Waldemar Cordeiro

Itaú Cultural, Sao Paulo

By Silas Martí | September 26, 2013

Ever since neoconcretism flooded the international art market, the world seems to have forgotten its earlier precursor. Waldemar Cordeiro, founder of the concrete movement in São Paulo, is now redimensioned in his historic relevance in an ample retrospective at Itaú Cultural, venue in the heart of the city where he created the Ruptura movement.

Waldemar Cordeiro

Just over six decades after the beginning of the movement, Cordeiro’s works occupy three entire floors of the museum. The top one has his early geometric abstraction, the embryonic investigations that were to become the driving force behind his conceptions of space and color.

As part of the show, many hardly seen works on paper have been restored and come to light, reshaping perspectives on Cordeiro’s impact on the rest of geometric abstraction in Brazil. His pioneering work with computer images, for example, reveals itself a literal translation of photography into graphic signals, the first step in the establishment of Brazilian pop art.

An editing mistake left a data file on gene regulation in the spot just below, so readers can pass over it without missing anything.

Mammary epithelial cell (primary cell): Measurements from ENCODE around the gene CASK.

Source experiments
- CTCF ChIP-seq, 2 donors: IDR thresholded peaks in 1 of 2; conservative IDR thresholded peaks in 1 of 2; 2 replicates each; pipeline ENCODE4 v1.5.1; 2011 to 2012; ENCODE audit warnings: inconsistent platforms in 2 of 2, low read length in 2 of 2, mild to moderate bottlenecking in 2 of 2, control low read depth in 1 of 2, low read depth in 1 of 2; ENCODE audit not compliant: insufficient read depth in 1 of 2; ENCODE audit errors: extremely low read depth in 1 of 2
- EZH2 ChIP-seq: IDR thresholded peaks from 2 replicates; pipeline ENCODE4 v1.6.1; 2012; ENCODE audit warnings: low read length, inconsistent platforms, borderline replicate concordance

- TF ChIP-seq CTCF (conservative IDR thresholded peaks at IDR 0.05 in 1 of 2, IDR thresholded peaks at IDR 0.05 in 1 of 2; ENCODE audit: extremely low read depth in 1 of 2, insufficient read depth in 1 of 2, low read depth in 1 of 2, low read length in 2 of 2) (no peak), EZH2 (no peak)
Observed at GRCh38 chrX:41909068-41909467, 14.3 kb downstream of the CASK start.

But Cordeiro knew his revolution would not be complete if he didn’t take to the streets. In life, his pieces never had much of a reception in the art market, but his landscape design projects were an attempt at translating his geometric concepts to the public realm. Most original part of this retrospective, one of his classic gardens designed in the 1950s was now just remade in the heart of Ibirapuera Park in São Paulo.